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Guest's picture

I'm a big fan of PF blogs and Minimalism blogs.

But just recently I did something counter to what some would say makes good sense.

I bought a $15,000 motorcycle. Now why does someone almost 60 need to buy one of the fastest street legal bikes on the market today? Absolutely no reason at all.

But as the years have gone by, and I've grown from boy to man, one thing I've come to learn to trust is my inner voice, my gut.

It's said one never enjoy toys as much as when one is a kid. Well, I'm finding that's not true. I think this motorcycle brings me more joy than any toy I've ever owned. I'm really having a lot of fun.

And if one more person tells me to be careful, I swear, I'm going to slap em.

Guest's picture

Love this article. Glad to hear from your Grandma.

Guest's picture
Rebecca B. A. R.

Your Grandma sound very wise. She is also one of the cutest little old ladies I have ever seen! Be grateful that you have someone so lovely in your life!

Tara Struyk's picture

Thanks for the comment, Rebecca! My grandmother is super cute, but the picture is just a representation. I'm not sure she'd be comfortable having her face in print!

Guest's picture

Thanks for the really insightful post, and of course thanks to your grandmother for sharing her wisdom about decisions. The first tip: be grateful we have decisions to make really resonates with me: I often experience an "anguish of freedom" (Satre I think), when faced with choice. In reality, none of the options I am faced with would be bad, which takes away much of the stress about it.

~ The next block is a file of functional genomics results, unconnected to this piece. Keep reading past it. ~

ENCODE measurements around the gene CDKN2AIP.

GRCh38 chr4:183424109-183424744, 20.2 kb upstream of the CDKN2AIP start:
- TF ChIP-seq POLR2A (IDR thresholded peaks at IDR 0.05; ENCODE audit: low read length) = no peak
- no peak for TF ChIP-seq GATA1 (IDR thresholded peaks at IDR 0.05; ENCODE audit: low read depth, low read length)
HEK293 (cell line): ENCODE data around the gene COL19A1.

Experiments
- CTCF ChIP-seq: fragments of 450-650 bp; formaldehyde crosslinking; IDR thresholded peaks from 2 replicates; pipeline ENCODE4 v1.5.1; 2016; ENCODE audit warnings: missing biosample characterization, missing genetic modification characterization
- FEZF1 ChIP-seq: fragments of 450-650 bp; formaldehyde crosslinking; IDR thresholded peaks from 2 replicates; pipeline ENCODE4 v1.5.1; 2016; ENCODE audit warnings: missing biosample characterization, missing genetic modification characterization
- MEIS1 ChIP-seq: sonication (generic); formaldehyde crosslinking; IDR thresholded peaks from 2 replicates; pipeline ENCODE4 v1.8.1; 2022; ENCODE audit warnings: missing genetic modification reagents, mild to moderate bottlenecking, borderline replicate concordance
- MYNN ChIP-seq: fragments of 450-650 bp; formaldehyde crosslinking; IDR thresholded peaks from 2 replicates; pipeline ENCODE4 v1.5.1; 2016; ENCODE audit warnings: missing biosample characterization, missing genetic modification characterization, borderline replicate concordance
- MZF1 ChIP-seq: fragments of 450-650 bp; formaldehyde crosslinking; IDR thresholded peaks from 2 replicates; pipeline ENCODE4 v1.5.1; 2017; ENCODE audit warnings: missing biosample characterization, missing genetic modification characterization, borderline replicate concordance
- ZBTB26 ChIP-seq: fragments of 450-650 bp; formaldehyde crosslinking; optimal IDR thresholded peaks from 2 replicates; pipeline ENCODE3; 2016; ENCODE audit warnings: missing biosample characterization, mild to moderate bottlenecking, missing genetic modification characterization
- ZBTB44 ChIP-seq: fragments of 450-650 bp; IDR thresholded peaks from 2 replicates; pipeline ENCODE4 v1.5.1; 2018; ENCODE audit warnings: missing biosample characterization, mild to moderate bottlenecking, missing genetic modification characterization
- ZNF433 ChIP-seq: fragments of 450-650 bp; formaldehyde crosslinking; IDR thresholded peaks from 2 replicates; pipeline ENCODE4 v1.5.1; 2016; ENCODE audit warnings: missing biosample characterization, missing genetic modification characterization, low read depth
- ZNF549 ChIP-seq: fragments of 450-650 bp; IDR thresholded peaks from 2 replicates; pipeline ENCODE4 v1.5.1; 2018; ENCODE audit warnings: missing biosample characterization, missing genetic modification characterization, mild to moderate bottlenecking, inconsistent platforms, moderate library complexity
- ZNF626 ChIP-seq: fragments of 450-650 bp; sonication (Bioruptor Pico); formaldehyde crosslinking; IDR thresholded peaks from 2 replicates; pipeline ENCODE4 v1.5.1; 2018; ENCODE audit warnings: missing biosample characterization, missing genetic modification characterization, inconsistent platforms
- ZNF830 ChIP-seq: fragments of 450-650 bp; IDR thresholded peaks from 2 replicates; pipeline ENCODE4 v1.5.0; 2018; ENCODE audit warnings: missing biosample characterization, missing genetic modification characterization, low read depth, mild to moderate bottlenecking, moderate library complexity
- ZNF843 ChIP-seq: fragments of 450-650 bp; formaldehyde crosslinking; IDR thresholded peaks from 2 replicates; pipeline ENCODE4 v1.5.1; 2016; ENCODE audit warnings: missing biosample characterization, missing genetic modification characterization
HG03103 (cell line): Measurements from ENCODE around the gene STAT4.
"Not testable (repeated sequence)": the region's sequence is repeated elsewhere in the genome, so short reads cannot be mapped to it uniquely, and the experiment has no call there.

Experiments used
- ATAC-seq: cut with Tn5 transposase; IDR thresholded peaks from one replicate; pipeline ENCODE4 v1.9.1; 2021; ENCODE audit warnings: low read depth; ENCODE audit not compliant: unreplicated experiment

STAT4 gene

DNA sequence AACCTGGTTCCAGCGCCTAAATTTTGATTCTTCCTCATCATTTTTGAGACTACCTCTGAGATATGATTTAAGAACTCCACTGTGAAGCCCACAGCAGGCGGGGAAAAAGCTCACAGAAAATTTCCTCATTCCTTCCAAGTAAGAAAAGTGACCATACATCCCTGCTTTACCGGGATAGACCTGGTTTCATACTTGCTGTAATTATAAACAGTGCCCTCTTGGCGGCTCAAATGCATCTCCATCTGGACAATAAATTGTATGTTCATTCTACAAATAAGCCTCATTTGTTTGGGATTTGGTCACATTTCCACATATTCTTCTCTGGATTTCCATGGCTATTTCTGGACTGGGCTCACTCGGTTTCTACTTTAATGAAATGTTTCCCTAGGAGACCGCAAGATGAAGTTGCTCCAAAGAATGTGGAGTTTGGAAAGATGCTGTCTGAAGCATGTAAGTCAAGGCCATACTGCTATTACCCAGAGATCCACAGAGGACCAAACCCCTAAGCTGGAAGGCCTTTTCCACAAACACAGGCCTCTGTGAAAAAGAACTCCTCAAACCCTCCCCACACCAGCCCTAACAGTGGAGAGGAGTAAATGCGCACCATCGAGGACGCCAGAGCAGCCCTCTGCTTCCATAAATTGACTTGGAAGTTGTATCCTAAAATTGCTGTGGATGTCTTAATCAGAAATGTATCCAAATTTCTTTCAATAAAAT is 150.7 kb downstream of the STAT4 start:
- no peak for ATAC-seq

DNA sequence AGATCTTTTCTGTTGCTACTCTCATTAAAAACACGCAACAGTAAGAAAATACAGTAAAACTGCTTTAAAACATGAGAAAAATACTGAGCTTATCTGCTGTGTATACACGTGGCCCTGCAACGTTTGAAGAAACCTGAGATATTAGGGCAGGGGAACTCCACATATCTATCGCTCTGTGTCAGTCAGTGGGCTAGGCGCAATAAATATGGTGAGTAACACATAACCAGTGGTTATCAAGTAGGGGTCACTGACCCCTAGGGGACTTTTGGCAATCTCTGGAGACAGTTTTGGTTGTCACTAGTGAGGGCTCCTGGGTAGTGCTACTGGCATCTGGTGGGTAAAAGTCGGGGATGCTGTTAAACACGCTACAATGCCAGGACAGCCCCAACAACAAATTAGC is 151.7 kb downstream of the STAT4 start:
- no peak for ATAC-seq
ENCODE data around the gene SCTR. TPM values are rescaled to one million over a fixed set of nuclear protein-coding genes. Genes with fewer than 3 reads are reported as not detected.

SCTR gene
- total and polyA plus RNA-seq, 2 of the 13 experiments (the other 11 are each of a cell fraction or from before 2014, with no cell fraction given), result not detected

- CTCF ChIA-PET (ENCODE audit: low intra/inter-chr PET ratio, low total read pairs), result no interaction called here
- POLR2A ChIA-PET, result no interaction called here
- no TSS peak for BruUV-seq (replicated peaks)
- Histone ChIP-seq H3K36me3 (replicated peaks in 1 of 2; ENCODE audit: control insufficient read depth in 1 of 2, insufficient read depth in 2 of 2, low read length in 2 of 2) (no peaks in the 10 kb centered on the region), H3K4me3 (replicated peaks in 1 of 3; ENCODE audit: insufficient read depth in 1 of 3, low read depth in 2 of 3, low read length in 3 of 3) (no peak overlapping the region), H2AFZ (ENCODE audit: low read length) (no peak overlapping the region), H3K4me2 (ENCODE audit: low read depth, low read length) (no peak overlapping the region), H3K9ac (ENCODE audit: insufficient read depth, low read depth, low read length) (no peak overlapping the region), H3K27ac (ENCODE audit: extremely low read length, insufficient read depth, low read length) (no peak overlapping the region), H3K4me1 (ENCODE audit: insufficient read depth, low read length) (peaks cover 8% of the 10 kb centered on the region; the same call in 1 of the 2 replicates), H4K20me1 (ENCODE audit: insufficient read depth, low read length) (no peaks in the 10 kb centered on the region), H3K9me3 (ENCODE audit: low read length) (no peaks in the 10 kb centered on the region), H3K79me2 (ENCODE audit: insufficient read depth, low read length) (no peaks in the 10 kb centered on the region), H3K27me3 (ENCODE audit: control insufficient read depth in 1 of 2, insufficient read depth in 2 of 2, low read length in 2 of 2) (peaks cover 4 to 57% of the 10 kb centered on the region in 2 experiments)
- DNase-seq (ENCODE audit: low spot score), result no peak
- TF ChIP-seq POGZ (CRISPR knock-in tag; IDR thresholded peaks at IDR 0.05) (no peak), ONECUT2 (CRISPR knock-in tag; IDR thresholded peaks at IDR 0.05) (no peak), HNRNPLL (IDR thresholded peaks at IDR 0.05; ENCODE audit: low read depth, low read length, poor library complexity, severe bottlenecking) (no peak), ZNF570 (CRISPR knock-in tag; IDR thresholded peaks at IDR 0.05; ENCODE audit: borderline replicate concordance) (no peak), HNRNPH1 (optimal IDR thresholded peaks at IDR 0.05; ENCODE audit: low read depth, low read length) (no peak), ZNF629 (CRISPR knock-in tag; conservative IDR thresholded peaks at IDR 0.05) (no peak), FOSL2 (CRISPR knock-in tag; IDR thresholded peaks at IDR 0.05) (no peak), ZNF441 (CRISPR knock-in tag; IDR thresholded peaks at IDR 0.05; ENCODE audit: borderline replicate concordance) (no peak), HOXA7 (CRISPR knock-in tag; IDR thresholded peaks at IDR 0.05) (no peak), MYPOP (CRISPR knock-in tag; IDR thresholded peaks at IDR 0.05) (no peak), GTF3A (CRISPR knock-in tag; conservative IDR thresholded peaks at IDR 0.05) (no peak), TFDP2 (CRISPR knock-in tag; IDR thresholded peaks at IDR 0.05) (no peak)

I still agonise over big decisions, with hours of research and list-writing, but I have tried to reduce my decision-effort for smaller decisions. Often a decision is much better than no decision, with that in mind - pick one and accept it with no regrets. I think this idea is particularly important for those in leadership roles: providing leadership means, in part, having (or being seen to have) that deliberate and strong sense of direction.

Tara Struyk's picture

I think that's good advice whether you're in a leadership role or not. After all, you never know how things would have turned out if you'd chosen something different; the best you can do is your best, and then accept accept the consequences with grace.

Kentin Waits's picture

What a great article - good point about being grateful for having a choice in the first place.

Guest's picture

Your grandmother is just adorable! She's amazing at 94. Great advice too :)

Guest's picture

The "Greatest Generation" strikes again. My Dad, age 92, has owned his own home free and clear for over 60 years. He and Mom traveled for years and after retirement and spent a dozen winters in Florida to avoid Michigan winters. He still builds things in his basement workshop and helps out wherever he can with his kids' landscaping needs and household problems (dripping faucets, eavestrough cleaning, etc). Hard work, lots of exercise and avoidance of harmful substances have improved his quality of life too. Good decisions make life better. Do we listen when he speaks? Yes, we do. His life experience and wisdom is priceless.